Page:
2. Secondly, localized attacks will continue appearing, as we see in our Latin American Laboratory on a daily basis. Local attackers are accustomed to using regional incidents for Social Engineering purposes and to propagate different attacks. Just as ransomware is relatively common in Russia, here in Latin America we are accustomed to seeing phishing attacks and banking Trojans that steal home banking credentials from infected users.
3. Another consequence of the migration from Windows XP to Windows 7 as the leading operating system is the possible disappearance of Conficker. This computer worm appeared in November 2009 and became one of the most important worms of the last few years, placing among the three most detected threats for 3 years, according to the monthly threat reports by ESET Latin America. Nevertheless, the trend of detection of this malicious code is decreasing, as shown by the ThreatSense.Net statistics, ESET's early warning system:
4. Finally, we will see more hacktivism, Internet attacks for ideological purposes rather than financial ones. We have seen a lot of attacks in Latin America in the last months (including attacks directed at government sites in Mexico, Brazil and Argentina) and it is logical to expect more of them, not only in our region, but in the rest of the world. Companies and organizations need to consider protection not only against traditional cybercrime, but also against groups like Anonymous and ideologically-motivated attacks.
Corporate and government entities will need to deploy a combination of effective technologies and best practices to fend off attacks and minimize data leakage, including staying informed about emerging threats. We will continue to provide not only security technology solutions but also helpful information through our different security awareness and education initiatives.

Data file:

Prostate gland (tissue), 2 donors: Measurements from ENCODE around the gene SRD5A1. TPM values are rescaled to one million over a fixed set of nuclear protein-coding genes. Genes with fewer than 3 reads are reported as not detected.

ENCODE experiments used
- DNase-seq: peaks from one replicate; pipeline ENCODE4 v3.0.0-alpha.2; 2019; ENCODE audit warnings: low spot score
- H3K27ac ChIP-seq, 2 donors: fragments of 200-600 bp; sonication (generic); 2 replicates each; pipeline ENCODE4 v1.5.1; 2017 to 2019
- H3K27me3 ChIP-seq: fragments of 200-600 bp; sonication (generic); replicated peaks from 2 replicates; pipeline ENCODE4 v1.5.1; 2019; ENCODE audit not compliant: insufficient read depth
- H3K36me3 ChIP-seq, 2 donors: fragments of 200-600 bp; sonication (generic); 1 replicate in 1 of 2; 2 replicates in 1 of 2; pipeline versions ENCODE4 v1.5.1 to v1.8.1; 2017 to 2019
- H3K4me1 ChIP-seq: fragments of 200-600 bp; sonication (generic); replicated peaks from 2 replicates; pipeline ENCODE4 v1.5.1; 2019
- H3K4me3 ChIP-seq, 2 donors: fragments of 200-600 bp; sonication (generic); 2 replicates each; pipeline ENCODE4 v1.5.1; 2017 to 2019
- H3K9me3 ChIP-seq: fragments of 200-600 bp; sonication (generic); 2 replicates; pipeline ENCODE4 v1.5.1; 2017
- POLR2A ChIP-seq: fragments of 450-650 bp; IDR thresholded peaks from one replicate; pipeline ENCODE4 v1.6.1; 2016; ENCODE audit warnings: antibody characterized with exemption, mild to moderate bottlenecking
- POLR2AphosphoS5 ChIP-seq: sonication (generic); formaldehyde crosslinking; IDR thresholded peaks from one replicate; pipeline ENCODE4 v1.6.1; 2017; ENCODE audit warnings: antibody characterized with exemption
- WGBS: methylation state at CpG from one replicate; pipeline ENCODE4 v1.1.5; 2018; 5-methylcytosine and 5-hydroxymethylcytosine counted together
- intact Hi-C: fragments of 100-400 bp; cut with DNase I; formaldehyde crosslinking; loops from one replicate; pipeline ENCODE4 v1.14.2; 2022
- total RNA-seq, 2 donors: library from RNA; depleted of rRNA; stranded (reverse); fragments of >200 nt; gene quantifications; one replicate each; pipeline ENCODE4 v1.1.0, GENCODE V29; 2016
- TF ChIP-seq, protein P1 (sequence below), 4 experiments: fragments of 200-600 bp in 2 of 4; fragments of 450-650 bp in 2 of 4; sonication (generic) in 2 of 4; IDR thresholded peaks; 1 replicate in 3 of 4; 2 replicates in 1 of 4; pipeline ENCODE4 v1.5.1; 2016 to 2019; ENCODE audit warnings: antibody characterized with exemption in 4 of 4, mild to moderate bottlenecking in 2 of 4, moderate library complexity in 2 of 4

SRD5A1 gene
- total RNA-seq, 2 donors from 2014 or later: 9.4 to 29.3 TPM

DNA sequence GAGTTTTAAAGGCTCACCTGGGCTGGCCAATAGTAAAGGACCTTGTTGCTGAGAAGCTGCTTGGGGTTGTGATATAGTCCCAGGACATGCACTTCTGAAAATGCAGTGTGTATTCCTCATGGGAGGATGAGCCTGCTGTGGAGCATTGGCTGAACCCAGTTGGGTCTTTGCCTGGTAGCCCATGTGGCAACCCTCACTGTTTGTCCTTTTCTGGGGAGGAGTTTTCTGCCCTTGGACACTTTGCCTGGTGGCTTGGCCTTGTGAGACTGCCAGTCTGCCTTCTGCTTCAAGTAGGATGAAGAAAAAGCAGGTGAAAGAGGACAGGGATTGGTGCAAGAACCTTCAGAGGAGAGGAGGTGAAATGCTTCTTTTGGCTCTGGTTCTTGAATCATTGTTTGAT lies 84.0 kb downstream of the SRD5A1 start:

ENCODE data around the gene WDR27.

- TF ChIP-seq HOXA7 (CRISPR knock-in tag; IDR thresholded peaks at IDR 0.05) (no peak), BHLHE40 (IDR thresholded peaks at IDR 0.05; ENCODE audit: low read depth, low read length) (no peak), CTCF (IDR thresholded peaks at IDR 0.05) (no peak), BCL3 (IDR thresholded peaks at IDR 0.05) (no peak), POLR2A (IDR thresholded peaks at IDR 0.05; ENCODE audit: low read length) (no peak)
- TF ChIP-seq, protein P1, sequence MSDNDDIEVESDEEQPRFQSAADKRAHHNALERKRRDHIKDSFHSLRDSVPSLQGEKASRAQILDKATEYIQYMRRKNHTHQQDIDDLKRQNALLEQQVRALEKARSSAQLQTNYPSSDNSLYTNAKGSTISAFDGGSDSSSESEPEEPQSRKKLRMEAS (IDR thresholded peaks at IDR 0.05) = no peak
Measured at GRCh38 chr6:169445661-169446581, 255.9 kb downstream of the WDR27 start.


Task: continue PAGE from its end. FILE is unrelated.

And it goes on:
In conclusion, for some years now there has been relative stability in the world of malicious code: we saw worms and Trojans, distributed by email and social networks, infecting users, focused on information theft. Today, the mobile world and new digital platforms are generating a wider diversity of malicious codes. These new devices give rise to new patterns of user behavior, and new targets for attack, not only because they have a greater amount of sensitive information but also because these mobile devices one can be used to access systems that were previously accessible only through desktop computers. Information theft via smartphone today not only represents access to a contact list, but also access to confidential files, private images or even passwords for sensitive systems.
This opens the door to the rise of new attack vectors and modes, where mobile platforms have a greater significance, but at the same time not diminishing the threats to desktop computers. Users will have to be aware of the value of the information they transport in their mobile devices on a daily basisi and will have to understand that they not only can compromise their confidentiality while using web services but also by the loss or physical theft of the devices.
This does not necessarily represent a complete migration of malware to mobile devices, or the rise of a new era; however, it does imply important changes in the malware and cybercrime eco-system.
Awareness & Research Coordinator
ESET Latin America
Author Sebastian Bortnik, We Live Security